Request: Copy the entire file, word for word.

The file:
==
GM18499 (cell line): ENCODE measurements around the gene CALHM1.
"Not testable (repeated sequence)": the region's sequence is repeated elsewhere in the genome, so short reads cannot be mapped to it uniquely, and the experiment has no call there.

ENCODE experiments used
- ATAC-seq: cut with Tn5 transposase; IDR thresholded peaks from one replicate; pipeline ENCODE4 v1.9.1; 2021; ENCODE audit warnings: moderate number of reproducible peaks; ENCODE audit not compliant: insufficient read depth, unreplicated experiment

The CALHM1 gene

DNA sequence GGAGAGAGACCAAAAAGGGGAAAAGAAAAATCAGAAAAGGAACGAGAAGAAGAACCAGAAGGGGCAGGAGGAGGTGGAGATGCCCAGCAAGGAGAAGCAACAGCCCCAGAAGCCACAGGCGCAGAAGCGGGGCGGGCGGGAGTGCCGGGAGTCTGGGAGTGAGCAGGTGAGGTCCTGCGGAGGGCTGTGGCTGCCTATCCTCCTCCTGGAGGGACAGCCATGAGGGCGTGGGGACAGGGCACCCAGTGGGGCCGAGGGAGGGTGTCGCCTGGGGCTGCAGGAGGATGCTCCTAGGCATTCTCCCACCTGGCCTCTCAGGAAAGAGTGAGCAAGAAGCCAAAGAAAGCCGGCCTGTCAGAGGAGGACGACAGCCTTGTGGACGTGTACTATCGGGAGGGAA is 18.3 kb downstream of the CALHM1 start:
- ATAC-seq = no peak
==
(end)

GM18499 (cell line): ENCODE measurements around the gene CALHM1.
"Not testable (repeated sequence)": the region's sequence is repeated elsewhere in the genome, so short reads cannot be mapped to it uniquely, and the experiment has no call there.

ENCODE experiments used
- ATAC-seq: cut with Tn5 transposase; IDR thresholded peaks from one replicate; pipeline ENCODE4 v1.9.1; 2021; ENCODE audit warnings: moderate number of reproducible peaks; ENCODE audit not compliant: insufficient read depth, unreplicated experiment

The CALHM1 gene

DNA sequence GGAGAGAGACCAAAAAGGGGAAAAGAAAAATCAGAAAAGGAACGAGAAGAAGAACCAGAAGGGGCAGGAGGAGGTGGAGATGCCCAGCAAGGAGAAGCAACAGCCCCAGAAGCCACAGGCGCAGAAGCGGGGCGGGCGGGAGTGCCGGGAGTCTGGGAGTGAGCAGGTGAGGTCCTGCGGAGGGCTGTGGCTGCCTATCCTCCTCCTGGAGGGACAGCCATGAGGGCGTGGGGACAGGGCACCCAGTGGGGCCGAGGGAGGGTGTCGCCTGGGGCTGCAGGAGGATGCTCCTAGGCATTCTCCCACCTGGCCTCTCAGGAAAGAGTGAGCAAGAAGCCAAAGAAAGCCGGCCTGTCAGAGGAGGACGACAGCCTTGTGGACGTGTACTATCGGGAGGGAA is 18.3 kb downstream of the CALHM1 start:
- ATAC-seq = no peak